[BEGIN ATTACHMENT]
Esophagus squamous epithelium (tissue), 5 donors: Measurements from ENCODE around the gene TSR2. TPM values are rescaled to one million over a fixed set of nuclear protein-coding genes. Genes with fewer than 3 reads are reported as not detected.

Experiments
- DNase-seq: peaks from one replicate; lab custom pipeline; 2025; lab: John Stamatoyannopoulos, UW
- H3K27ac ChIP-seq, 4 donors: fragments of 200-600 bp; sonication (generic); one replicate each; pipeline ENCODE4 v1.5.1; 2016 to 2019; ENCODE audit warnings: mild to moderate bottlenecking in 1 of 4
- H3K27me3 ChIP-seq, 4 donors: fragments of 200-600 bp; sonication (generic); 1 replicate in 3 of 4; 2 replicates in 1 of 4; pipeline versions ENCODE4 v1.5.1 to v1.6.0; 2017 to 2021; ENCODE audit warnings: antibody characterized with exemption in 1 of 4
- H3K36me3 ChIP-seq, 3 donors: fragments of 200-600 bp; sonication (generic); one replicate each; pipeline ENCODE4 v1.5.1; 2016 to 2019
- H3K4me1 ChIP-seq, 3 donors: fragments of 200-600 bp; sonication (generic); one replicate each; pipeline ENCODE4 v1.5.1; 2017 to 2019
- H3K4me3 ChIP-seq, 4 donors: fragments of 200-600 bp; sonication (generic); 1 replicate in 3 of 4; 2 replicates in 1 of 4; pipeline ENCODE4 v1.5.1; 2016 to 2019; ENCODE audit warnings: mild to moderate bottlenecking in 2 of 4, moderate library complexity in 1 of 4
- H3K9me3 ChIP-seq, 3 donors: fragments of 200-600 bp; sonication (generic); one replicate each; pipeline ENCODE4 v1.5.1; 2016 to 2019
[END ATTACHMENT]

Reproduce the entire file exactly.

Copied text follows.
Esophagus squamous epithelium (tissue), 5 donors: Measurements from ENCODE around the gene TSR2. TPM values are rescaled to one million over a fixed set of nuclear protein-coding genes. Genes with fewer than 3 reads are reported as not detected.

Experiments
- DNase-seq: peaks from one replicate; lab custom pipeline; 2025; lab: John Stamatoyannopoulos, UW
- H3K27ac ChIP-seq, 4 donors: fragments of 200-600 bp; sonication (generic); one replicate each; pipeline ENCODE4 v1.5.1; 2016 to 2019; ENCODE audit warnings: mild to moderate bottlenecking in 1 of 4
- H3K27me3 ChIP-seq, 4 donors: fragments of 200-600 bp; sonication (generic); 1 replicate in 3 of 4; 2 replicates in 1 of 4; pipeline versions ENCODE4 v1.5.1 to v1.6.0; 2017 to 2021; ENCODE audit warnings: antibody characterized with exemption in 1 of 4
- H3K36me3 ChIP-seq, 3 donors: fragments of 200-600 bp; sonication (generic); one replicate each; pipeline ENCODE4 v1.5.1; 2016 to 2019
- H3K4me1 ChIP-seq, 3 donors: fragments of 200-600 bp; sonication (generic); one replicate each; pipeline ENCODE4 v1.5.1; 2017 to 2019
- H3K4me3 ChIP-seq, 4 donors: fragments of 200-600 bp; sonication (generic); 1 replicate in 3 of 4; 2 replicates in 1 of 4; pipeline ENCODE4 v1.5.1; 2016 to 2019; ENCODE audit warnings: mild to moderate bottlenecking in 2 of 4, moderate library complexity in 1 of 4
- H3K9me3 ChIP-seq, 3 donors: fragments of 200-600 bp; sonication (generic); one replicate each; pipeline ENCODE4 v1.5.1; 2016 to 2019